Biden’s global business tax plan
President Joe Biden’s plan for a 21 per cent minimum global business tax rate has been met with resistance from the UK chancellor Rishi Sunak. Though there is considerable opposition pressure on the chancellor to endorse the US plan, Sunak said he would consider a global minimum levy only as part of a broader package.
This stand-off takes place against the backdrop of the UK hosting a pivotal meeting between G7 leaders in Cornwall next month. Though the plan is being negotiated between more than 130 nations and has met with approval from several key players, including France, Germany and Japan, the UK is pushing the US to ensure any agreement includes a fairer system for taxing digital technology giants.
The specifics may not be certain, but changes are coming and now is a good time to ensure you have access to the best advice for your international and domestic tax affairs.
Global Business Tax
Talks on a revamp of global taxation are taking place at the OECD and G20 levels, and the issue is likely to be central when G7 finance ministers meet in London in June 2021. The proposed US plan is being sold as a way to curb tax avoidance by big companies and tech giants, however the details are still very much in flux.
The Biden administration initially proposed a rate of 21% but has since backtracked, saying instead it should be “at least” 15%, whilst adding that this would be a “floor” and that discussions should continue to push that rate higher. Sunak has said a 21 per cent minimum corporate tax rate was “higher than where previous discussions were”, but that he was open to discussing it.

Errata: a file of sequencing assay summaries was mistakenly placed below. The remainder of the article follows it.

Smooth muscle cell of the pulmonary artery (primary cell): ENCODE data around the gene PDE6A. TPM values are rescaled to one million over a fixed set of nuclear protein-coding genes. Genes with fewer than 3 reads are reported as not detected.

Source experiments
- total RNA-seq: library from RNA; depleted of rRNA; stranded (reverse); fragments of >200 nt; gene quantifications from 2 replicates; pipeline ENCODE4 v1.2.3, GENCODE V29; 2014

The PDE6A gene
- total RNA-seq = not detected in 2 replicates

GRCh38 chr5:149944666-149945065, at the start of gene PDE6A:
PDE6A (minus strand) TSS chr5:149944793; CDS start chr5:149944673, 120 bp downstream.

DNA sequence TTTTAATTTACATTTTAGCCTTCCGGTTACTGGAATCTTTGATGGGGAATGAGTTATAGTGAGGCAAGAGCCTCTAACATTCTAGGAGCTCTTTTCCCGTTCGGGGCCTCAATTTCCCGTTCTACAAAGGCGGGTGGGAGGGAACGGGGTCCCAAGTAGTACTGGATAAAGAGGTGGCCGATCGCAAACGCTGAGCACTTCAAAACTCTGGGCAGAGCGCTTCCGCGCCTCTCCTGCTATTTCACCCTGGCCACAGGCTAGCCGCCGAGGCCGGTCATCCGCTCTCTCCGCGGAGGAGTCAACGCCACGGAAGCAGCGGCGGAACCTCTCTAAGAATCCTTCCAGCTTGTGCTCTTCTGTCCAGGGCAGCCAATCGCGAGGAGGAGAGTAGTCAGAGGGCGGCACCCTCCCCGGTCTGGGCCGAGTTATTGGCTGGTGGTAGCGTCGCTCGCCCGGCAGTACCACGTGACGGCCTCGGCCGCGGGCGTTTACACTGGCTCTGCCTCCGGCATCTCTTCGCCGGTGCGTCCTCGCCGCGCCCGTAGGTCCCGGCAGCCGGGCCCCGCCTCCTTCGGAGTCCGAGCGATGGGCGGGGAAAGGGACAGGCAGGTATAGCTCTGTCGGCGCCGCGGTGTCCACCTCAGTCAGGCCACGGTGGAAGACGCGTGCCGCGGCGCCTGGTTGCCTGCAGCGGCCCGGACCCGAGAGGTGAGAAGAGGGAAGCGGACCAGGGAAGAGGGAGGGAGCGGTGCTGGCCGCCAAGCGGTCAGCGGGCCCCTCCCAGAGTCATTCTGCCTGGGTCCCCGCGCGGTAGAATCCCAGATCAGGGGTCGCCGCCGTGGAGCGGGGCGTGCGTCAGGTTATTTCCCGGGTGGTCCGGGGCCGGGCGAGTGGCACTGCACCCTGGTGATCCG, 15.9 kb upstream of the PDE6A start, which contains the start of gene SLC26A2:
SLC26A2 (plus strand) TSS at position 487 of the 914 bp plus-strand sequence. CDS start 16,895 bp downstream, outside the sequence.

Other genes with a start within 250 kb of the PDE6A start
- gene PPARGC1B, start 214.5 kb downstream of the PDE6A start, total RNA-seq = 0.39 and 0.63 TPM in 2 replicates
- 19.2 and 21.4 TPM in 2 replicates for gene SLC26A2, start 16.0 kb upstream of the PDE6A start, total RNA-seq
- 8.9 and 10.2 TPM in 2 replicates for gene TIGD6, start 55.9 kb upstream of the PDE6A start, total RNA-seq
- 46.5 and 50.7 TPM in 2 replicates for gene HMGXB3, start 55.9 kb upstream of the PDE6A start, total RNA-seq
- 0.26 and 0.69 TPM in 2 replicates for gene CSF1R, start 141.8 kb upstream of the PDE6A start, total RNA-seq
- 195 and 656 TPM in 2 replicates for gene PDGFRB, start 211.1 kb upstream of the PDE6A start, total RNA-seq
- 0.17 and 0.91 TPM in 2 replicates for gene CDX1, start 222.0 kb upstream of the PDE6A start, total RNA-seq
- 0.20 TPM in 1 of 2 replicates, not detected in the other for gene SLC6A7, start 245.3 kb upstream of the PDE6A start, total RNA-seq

The domestic tax situation of each nation involved varies dramatically and has shaped international response. Though many EU countries are behind the plan, Ireland, with a 12.5 per cent corporate tax rate, is fiercely opposed. In the UK, the corporation tax rate is already set to rise to 25 per cent in 2023 and so the hesitancy to Back the plan is not so much around the number as the politics and geography.
There is a fear in the UK of being left ‘high and dry’ by the US. Though a strong government majority in Westminster could pass the required legislation, UK ministers are concerned that Biden’s plan may falter in the US congress. If it were to pass in the US, ministers are also concerned that the plan would ultimately benefit Washington, as the US president is also seeking to raise domestic corporation tax rates to 25-28 per cent.
However, British officials’ greater worry is that the US would be unwilling to accept a sufficiently radical shake-up of global tax rules. The UK believes that the current rules, which date back to the 1920s, need overhauling to reflect where multinationals make their sales, rather than where the groups have a physical presence. Though minimum taxes may help to ensure businesses pay tax, what concerns the UK is where that tax is paid – especially regarding digital services.
The UK has played a leading role in reforming its tax system to tackle the rise of online companies, with the introduction of a digital services tax last year and is ready to do a deal that covers both a global digital tax and the minimum global tax rate for multinationals. Sunak has also promised to scrap Britain’s digital sales tax if a multinational deal is agreed. Though the Biden administration made a new offer that would pave the way for some large multinationals to pay taxes where sales are made, the UK does not believe it goes far enough.
International and Domestic Compliance
Changes to global business tax are on the horizon. Whether the UK relents and accepts Biden’s plan, or the US accepts that an agreement must come as part of a package including a solution for the taxation of large multinational digital companies, international businesses need to prepare for change and adapt accordingly.
At Briars We are as comfortable advising on business taxes across the globe as we are with assisting on personal and employee tax affairs. If a minimum global business tax rate comes into force, or businesses become liable for taxation where make their sales, rather than where they have a physical presence, or both, we can help ensure that your international business is compliant in all it’s tax affairs.
To minimize your tax risk and find peace of mind as the tax landscape continues to shift, please feel free to contact Briars.